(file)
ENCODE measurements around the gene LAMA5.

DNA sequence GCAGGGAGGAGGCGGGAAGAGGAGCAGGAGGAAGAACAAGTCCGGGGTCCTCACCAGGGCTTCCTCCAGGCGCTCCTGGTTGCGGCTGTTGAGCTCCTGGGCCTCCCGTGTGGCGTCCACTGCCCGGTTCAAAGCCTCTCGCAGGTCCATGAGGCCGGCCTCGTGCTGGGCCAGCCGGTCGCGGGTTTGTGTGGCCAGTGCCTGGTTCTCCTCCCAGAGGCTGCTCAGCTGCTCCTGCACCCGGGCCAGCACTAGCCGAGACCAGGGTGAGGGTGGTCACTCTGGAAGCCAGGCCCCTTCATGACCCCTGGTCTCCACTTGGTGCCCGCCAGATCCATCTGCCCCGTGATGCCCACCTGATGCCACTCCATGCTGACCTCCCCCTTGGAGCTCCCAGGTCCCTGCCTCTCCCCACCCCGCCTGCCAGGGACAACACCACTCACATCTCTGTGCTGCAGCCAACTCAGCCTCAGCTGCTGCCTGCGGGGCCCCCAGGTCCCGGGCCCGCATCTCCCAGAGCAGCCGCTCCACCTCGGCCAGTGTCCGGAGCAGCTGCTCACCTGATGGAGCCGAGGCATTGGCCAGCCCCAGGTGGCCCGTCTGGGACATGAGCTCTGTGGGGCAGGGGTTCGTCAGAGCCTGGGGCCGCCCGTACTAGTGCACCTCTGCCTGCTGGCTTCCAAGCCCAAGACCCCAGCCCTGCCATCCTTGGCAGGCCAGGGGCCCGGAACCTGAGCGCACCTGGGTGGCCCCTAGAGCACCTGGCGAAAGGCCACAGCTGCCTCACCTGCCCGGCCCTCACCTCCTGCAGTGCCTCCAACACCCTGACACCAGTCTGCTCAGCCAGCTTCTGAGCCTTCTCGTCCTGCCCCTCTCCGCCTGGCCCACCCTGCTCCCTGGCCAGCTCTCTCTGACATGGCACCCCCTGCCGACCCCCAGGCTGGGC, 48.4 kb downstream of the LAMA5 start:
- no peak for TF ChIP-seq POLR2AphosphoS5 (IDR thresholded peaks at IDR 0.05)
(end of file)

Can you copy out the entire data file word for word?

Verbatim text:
ENCODE measurements around the gene LAMA5.

DNA sequence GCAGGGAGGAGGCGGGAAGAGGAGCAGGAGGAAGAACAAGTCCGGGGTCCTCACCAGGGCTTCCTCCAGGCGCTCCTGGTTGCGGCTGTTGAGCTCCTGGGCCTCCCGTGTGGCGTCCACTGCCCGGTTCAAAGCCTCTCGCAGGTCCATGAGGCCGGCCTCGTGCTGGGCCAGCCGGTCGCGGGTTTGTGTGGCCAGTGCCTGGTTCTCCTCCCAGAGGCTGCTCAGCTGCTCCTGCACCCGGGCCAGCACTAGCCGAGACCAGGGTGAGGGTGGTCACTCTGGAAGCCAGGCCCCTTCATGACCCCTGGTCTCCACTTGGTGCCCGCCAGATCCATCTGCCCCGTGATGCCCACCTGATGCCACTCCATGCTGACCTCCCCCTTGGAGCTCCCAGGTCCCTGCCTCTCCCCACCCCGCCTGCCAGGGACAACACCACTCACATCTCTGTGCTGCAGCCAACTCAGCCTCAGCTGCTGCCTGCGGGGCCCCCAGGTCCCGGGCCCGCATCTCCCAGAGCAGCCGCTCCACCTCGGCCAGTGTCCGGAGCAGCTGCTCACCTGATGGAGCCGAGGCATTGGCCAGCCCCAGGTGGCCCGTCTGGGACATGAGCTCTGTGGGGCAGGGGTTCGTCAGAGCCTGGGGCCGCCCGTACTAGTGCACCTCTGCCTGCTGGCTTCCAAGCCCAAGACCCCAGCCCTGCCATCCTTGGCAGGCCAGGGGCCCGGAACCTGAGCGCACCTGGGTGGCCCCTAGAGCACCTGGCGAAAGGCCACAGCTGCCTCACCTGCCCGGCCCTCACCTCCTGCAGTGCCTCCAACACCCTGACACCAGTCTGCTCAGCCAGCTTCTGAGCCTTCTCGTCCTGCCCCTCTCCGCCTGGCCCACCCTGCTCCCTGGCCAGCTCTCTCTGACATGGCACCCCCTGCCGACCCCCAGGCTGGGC, 48.4 kb downstream of the LAMA5 start:
- no peak for TF ChIP-seq POLR2AphosphoS5 (IDR thresholded peaks at IDR 0.05)